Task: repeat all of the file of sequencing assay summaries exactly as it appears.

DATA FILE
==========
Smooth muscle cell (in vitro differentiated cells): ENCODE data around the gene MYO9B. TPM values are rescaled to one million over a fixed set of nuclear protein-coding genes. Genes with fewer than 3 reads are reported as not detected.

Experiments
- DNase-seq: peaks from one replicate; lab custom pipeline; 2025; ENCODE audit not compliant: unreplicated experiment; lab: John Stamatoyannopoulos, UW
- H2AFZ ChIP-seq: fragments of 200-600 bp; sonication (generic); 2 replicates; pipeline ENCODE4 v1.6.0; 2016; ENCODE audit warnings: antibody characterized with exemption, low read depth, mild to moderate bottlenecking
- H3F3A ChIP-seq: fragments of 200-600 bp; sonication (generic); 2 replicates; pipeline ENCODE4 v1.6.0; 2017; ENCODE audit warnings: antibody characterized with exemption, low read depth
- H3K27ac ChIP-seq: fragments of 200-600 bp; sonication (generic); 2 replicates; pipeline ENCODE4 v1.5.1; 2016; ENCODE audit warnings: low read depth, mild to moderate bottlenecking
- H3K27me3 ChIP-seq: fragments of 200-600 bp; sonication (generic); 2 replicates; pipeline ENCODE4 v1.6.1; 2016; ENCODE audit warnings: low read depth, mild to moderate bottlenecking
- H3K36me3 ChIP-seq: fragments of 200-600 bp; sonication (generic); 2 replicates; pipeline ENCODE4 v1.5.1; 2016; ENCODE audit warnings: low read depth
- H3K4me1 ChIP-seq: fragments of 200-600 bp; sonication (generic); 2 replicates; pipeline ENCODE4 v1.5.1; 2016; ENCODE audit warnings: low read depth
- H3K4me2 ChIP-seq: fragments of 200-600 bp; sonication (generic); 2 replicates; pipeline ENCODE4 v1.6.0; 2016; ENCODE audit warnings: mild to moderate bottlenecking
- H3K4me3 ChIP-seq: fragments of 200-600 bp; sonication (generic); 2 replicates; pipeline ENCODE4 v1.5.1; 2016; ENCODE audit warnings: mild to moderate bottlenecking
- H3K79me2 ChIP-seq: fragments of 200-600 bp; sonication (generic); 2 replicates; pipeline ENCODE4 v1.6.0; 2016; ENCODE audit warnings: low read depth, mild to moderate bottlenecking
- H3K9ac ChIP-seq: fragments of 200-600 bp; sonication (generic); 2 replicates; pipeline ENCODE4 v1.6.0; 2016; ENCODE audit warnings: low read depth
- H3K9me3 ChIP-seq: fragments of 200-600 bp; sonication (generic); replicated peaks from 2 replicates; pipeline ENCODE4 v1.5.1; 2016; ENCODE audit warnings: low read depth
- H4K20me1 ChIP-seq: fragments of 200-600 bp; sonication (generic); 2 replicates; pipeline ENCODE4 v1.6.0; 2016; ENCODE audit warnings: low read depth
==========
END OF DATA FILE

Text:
Smooth muscle cell (in vitro differentiated cells): ENCODE data around the gene MYO9B. TPM values are rescaled to one million over a fixed set of nuclear protein-coding genes. Genes with fewer than 3 reads are reported as not detected.

Experiments
- DNase-seq: peaks from one replicate; lab custom pipeline; 2025; ENCODE audit not compliant: unreplicated experiment; lab: John Stamatoyannopoulos, UW
- H2AFZ ChIP-seq: fragments of 200-600 bp; sonication (generic); 2 replicates; pipeline ENCODE4 v1.6.0; 2016; ENCODE audit warnings: antibody characterized with exemption, low read depth, mild to moderate bottlenecking
- H3F3A ChIP-seq: fragments of 200-600 bp; sonication (generic); 2 replicates; pipeline ENCODE4 v1.6.0; 2017; ENCODE audit warnings: antibody characterized with exemption, low read depth
- H3K27ac ChIP-seq: fragments of 200-600 bp; sonication (generic); 2 replicates; pipeline ENCODE4 v1.5.1; 2016; ENCODE audit warnings: low read depth, mild to moderate bottlenecking
- H3K27me3 ChIP-seq: fragments of 200-600 bp; sonication (generic); 2 replicates; pipeline ENCODE4 v1.6.1; 2016; ENCODE audit warnings: low read depth, mild to moderate bottlenecking
- H3K36me3 ChIP-seq: fragments of 200-600 bp; sonication (generic); 2 replicates; pipeline ENCODE4 v1.5.1; 2016; ENCODE audit warnings: low read depth
- H3K4me1 ChIP-seq: fragments of 200-600 bp; sonication (generic); 2 replicates; pipeline ENCODE4 v1.5.1; 2016; ENCODE audit warnings: low read depth
- H3K4me2 ChIP-seq: fragments of 200-600 bp; sonication (generic); 2 replicates; pipeline ENCODE4 v1.6.0; 2016; ENCODE audit warnings: mild to moderate bottlenecking
- H3K4me3 ChIP-seq: fragments of 200-600 bp; sonication (generic); 2 replicates; pipeline ENCODE4 v1.5.1; 2016; ENCODE audit warnings: mild to moderate bottlenecking
- H3K79me2 ChIP-seq: fragments of 200-600 bp; sonication (generic); 2 replicates; pipeline ENCODE4 v1.6.0; 2016; ENCODE audit warnings: low read depth, mild to moderate bottlenecking
- H3K9ac ChIP-seq: fragments of 200-600 bp; sonication (generic); 2 replicates; pipeline ENCODE4 v1.6.0; 2016; ENCODE audit warnings: low read depth
- H3K9me3 ChIP-seq: fragments of 200-600 bp; sonication (generic); replicated peaks from 2 replicates; pipeline ENCODE4 v1.5.1; 2016; ENCODE audit warnings: low read depth
- H4K20me1 ChIP-seq: fragments of 200-600 bp; sonication (generic); 2 replicates; pipeline ENCODE4 v1.6.0; 2016; ENCODE audit warnings: low read depth